At this point, the story veers into left field.  Off-camera, Commander Xaviar (who must be evil since his name vaguely resembles “Baltar”) has stolen — get this — Dr. Zee’s experimental time-travel technology (stop him before he invents again!) and gone back to 1944 to accelerate the Nazis’ rocket technology.  Why the Nazis? Because he’s evil, of course, and because there’s plenty of WWII stock footage and costumes available.  We get an “educational” moment as Jamie fills in the Colonials about WWII, and she convinces them that they need her along as a source of information on Earth history.  So our three leads (with one personality among them) fly off in Vipers and use a time-travel mechanism that seems largely similar to Superman’s: fly around the world faster than light until you’ve completed enough reverse orbits to get back to your target date.  The time warp is a nifty psychedelic slit-scan effect like a disco-era version of 2001‘s Stargate, and it somehow causes their uniforms to change into the white versions that Apollo, Starbuck, and Sheba wore aboard the Ship of Lights in “War of the Gods.”  And Robyn Douglass looks fabulous in those tight white trousers.

(By the way, in my “Take the Celestra” review, I commented on how it bugged me that the uniform jackets had these big shiny buckles that were never fastened.  Well, on this show, thanks to a different costuming staff, they’re almost constantly fastened, so I finally get to see what they look like that way.  I can kind of see why the original staff didn’t fasten them.)

So there’s a strange hourlong interlude spanning parts 2 & 3 where they try to find Xaviar in 1944 Peenemunde and prevent him from changing history while simultaneously taking care not to change history themselves — which naturally goes out the window as soon as there’s an American agent and a bunch of Jewish prisoners to help out.  But the agent wants to blow up the V2 super-rocket Xaviar’s helped make, so Trillon and Jamie help him do it and catch Xaviar, and then they free the prisoners, but there’s no worry about history being changed since it’s conveniently the night before D-Day and they would’ve been okay anyway, so what the frakking felgercarb was the point?!  (Apparently in the G80 universe, the Nazis never tested the V2 until June 5, 1944, rather than October 3, 1942 as in reality.  So much for Xaviar trying to speed up their tech development.)  And Trillon rather foolishly fail to relieve Xaviar of his invisibility wristwatch, so he scarpers and leaves them no choice but to return to 1980 where their clothes are the right color.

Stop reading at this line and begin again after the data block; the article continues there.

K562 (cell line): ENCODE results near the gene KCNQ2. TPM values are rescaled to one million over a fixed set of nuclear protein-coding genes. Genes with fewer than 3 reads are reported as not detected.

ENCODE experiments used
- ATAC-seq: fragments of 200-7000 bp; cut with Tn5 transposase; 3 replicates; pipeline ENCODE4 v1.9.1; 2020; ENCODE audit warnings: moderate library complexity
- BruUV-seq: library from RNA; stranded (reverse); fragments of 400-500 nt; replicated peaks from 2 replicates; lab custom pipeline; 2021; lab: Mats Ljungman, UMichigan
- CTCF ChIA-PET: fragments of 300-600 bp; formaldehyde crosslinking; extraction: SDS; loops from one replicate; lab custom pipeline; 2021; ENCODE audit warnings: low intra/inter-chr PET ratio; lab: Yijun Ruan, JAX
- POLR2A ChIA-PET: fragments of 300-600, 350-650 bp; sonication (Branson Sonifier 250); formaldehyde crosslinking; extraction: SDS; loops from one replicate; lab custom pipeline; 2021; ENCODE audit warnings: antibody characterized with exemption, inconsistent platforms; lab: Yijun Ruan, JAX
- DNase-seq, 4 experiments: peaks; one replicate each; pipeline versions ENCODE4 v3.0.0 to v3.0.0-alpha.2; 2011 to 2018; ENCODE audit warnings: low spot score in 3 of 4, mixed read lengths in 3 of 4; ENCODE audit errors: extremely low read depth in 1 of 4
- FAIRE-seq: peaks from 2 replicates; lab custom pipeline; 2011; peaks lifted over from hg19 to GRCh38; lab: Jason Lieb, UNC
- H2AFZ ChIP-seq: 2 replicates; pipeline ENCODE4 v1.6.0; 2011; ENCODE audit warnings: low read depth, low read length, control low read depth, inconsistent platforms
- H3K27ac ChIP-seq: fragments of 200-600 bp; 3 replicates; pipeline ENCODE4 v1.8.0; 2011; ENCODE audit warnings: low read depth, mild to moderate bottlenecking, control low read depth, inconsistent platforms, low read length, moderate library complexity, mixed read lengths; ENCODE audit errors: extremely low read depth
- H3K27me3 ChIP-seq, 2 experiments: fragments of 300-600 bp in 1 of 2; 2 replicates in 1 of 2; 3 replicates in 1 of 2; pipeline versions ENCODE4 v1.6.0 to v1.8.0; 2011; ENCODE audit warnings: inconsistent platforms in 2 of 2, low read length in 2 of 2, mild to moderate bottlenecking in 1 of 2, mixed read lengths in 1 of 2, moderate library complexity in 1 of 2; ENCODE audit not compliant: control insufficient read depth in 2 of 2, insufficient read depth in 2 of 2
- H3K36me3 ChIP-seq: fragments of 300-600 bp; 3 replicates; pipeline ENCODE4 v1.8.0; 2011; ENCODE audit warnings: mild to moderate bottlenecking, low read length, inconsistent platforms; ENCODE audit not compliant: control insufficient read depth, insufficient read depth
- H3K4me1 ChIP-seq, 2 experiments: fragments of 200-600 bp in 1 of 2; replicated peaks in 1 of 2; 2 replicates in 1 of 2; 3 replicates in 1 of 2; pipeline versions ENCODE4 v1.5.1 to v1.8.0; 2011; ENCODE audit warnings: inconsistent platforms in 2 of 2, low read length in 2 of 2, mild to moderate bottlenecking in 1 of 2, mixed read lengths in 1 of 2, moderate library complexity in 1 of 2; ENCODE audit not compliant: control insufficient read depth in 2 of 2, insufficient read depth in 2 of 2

But conveniently, Xaviar has decided to follow Trillon’s example and talk to Mortinson (remember him?), claiming that Trillon are the history-meddling villains and getting his advice on where “they” might strike next.  Jamie calls and warns him, but Xaviar catches on and takes him captive.

Okay, now I need to go back and mention an irritating subplot that’s run through all this.  Dr. Zee’s invisibility fields are power hogs and run out quickly, so Trillon’s Vipers were discovered by a child actor so abominably bad that he makes Noah Hathaway seem like an Oscar contender.  He told his daddy that he’d found spaceships — though why he’d think that is unclear, since Vipers pretty much look like fancy fighter jets.  Anyway, word eventually reached the military and they confiscated the Vipers, so Trillon went to talk to the annoying kid at school and find out where they’d taken them.  Fortunately, the kid is the worst secret-keeper on the planet, unhesitatingly blabbing to his classmates about seeing spaceships even after swearing to the US military that he wouldn’t (oh, what an adorable traitor to his country!), so all Trillon have to do is let him use an invisibility watch to humiliate a bully (oh, how educational) and he spills national secrets to them.  Including the fact that the military impounded three ships, including Xaviar’s.  So they can find him at the military base.

Jamie helps distract a guard so Trillon can sneak in, and Xaviar apparently sets Mortinson free off-camera (most of what Xaviar does is off-camera) and begins powering up his Viper by draining the base’s generators.  He flies off and Trillon chase after him, but not before Jamie secretes herself in the back seat of one of their Vipers (they didn’t take her invisi-watch away either).  They chase after Xaviar, but he goes invisible and they can’t tell if they hit him.  So they go back to Galactica and Adama says that Zee has tracked Xaviar to colonial America (because Zee knows everything, that’s how) and asks for Jamie’s help in pursuing Xaviar through history.  And that’s the end of the pilot.